The North Carolina General Assembly has approved a bill that
would require local and state governments to take preventative measures to
combat identity theft in handling customers’ personal information.
The House gave final approval Monday, July 17, to the measure that
closes a loophole in a law enacted last year that required only businesses to
notify customers about data breaches. The bill – HB1248 – now heads to Gov.
Mike Easley’s desk.
Government agencies were excluded from last year’s version because the
emphasis was on changing business practices, the Charlotte Observer reported.
However, three of the past six publicly revealed breaches that
originated in the state have stemmed from public agencies, the newspaper
reported. A majority of the more than 200 breaches revealed nationwide since
2005 are from government agencies.
Rules requiring consumer notification of data security breaches are on
the books in 32 states. Government agencies are included in the protections in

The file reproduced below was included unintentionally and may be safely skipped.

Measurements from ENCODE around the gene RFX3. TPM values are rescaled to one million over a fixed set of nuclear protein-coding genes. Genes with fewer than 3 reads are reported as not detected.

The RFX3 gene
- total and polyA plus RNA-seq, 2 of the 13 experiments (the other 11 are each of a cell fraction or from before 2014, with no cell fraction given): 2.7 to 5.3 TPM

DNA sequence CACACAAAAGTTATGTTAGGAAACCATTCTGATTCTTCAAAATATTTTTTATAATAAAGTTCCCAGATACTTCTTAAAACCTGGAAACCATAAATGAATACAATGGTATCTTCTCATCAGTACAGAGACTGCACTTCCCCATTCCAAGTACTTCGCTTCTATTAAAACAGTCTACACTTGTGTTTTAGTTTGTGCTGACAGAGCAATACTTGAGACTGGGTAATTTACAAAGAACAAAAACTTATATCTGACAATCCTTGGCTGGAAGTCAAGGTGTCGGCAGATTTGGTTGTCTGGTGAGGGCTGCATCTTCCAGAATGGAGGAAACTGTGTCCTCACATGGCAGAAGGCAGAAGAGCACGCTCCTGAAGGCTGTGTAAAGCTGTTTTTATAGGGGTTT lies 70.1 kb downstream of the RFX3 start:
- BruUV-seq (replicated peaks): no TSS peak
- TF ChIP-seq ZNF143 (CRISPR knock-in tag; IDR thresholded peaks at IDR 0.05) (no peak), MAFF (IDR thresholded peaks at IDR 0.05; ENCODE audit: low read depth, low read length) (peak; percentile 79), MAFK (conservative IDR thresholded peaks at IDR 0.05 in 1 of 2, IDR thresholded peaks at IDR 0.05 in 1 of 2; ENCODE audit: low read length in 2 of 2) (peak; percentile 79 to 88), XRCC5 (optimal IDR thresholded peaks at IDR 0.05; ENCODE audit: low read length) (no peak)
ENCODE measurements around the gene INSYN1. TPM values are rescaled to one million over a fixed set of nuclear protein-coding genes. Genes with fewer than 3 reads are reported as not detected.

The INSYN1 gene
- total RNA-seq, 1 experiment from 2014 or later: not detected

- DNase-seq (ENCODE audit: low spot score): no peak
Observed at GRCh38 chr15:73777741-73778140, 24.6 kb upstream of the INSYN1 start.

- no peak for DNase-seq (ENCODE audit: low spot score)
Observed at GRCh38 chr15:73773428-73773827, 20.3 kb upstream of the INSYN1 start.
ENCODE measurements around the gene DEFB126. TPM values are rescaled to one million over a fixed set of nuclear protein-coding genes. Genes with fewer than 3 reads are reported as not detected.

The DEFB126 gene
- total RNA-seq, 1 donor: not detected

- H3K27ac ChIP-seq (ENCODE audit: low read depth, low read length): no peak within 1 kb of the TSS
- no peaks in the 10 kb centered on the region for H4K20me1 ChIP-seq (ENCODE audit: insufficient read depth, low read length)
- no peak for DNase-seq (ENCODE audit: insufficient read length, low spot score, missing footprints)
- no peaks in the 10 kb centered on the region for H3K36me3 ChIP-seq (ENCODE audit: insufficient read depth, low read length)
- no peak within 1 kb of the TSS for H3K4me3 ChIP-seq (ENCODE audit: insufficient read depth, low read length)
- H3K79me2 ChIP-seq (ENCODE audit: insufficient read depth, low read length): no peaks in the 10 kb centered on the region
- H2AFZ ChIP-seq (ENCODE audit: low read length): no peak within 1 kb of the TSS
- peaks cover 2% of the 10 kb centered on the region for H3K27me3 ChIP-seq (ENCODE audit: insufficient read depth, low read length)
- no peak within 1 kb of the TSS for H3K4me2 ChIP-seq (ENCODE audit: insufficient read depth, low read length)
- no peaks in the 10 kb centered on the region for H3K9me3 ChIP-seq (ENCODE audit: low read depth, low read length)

21 of those states.
State law enacted a year ago restricts the sale and display of Social
Security numbers, and mandates companies to properly destroy information when
they throw it away.
This year’s bill would allow the Secretary of State’s Office to delay
until July 2007 removing Social Security numbers from an estimated 500,000
online records, the Observer reported.
To help prevent identity theft, authorities warn consumers should look
out for their own interests by reading their credit card statements, reviewing
their credit report once a year and destroying unwanted credit card offers.
If you think you’ve been a victim of identity theft, you are encouraged
to file a police report and a complaint with the state attorney general’s